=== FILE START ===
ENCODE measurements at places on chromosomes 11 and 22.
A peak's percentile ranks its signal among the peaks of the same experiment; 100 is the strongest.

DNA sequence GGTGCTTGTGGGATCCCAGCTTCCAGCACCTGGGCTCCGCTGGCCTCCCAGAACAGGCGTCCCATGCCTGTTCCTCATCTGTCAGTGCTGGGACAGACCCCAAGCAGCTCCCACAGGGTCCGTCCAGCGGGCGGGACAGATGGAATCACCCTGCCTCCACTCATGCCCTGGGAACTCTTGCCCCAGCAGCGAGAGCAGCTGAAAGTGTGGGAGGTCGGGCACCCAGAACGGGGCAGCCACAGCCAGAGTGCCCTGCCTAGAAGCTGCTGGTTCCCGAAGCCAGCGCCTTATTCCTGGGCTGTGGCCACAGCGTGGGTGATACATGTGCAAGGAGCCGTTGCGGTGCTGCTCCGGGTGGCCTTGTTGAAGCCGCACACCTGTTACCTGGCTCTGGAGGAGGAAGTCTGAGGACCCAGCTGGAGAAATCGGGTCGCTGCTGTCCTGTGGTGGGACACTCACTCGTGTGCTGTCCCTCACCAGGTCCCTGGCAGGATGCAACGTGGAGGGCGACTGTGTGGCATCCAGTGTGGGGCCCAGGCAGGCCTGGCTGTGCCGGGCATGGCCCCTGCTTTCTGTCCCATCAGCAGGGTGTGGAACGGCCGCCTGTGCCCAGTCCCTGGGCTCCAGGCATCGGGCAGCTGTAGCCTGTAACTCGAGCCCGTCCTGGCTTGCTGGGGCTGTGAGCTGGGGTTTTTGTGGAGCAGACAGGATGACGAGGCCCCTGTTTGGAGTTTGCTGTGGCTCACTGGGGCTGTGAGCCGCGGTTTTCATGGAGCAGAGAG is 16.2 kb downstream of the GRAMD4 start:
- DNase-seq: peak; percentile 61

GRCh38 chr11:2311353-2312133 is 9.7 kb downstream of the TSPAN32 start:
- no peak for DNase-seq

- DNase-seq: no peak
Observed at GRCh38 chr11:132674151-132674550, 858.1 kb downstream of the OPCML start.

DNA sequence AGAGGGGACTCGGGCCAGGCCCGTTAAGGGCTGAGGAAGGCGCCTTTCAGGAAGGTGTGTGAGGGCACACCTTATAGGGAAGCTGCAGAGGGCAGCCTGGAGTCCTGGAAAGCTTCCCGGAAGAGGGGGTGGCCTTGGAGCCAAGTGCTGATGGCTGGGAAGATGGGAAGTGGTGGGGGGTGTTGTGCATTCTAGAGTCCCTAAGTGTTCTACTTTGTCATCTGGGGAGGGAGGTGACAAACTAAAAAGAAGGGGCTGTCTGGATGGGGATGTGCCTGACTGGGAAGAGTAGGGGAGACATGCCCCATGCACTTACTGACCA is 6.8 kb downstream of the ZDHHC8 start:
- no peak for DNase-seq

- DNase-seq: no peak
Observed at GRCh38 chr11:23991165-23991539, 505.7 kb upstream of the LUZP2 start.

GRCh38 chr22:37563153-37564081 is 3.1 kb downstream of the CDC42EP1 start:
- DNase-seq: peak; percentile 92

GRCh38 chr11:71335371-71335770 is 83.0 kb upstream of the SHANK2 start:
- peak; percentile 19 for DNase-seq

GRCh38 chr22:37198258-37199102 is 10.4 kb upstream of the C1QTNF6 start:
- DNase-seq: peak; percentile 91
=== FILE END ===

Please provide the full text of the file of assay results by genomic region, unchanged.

ENCODE measurements at places on chromosomes 11 and 22.
A peak's percentile ranks its signal among the peaks of the same experiment; 100 is the strongest.

DNA sequence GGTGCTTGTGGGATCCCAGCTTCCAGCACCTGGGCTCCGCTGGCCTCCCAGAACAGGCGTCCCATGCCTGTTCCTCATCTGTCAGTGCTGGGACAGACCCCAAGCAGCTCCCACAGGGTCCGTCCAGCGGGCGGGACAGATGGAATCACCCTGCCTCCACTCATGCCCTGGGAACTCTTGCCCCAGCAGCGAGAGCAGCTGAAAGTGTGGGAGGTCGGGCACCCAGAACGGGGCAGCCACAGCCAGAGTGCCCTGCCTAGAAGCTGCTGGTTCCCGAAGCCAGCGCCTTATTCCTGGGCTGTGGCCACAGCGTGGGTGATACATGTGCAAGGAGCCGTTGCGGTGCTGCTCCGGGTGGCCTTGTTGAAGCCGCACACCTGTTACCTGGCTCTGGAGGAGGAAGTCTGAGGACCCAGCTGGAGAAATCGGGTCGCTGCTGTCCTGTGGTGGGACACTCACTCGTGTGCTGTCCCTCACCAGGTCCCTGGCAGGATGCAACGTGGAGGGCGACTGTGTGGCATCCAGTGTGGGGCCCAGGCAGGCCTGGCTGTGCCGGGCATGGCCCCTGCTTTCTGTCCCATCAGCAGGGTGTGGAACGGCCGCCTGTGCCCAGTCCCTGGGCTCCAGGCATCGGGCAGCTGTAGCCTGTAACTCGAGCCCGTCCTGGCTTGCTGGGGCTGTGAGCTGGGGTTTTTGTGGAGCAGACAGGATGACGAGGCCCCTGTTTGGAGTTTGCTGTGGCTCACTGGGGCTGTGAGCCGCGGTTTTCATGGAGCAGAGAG is 16.2 kb downstream of the GRAMD4 start:
- DNase-seq: peak; percentile 61

GRCh38 chr11:2311353-2312133 is 9.7 kb downstream of the TSPAN32 start:
- no peak for DNase-seq

- DNase-seq: no peak
Observed at GRCh38 chr11:132674151-132674550, 858.1 kb downstream of the OPCML start.

DNA sequence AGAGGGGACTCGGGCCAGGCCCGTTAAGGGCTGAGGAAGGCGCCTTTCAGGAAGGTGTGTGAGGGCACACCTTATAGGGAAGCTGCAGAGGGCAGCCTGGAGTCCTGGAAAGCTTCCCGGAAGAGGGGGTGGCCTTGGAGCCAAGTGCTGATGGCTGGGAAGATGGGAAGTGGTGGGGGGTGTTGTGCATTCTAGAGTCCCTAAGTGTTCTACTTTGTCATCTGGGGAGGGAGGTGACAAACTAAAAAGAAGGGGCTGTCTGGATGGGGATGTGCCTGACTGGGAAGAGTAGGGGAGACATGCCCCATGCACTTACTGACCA is 6.8 kb downstream of the ZDHHC8 start:
- no peak for DNase-seq

- DNase-seq: no peak
Observed at GRCh38 chr11:23991165-23991539, 505.7 kb upstream of the LUZP2 start.

GRCh38 chr22:37563153-37564081 is 3.1 kb downstream of the CDC42EP1 start:
- DNase-seq: peak; percentile 92

GRCh38 chr11:71335371-71335770 is 83.0 kb upstream of the SHANK2 start:
- peak; percentile 19 for DNase-seq

GRCh38 chr22:37198258-37199102 is 10.4 kb upstream of the C1QTNF6 start:
- DNase-seq: peak; percentile 91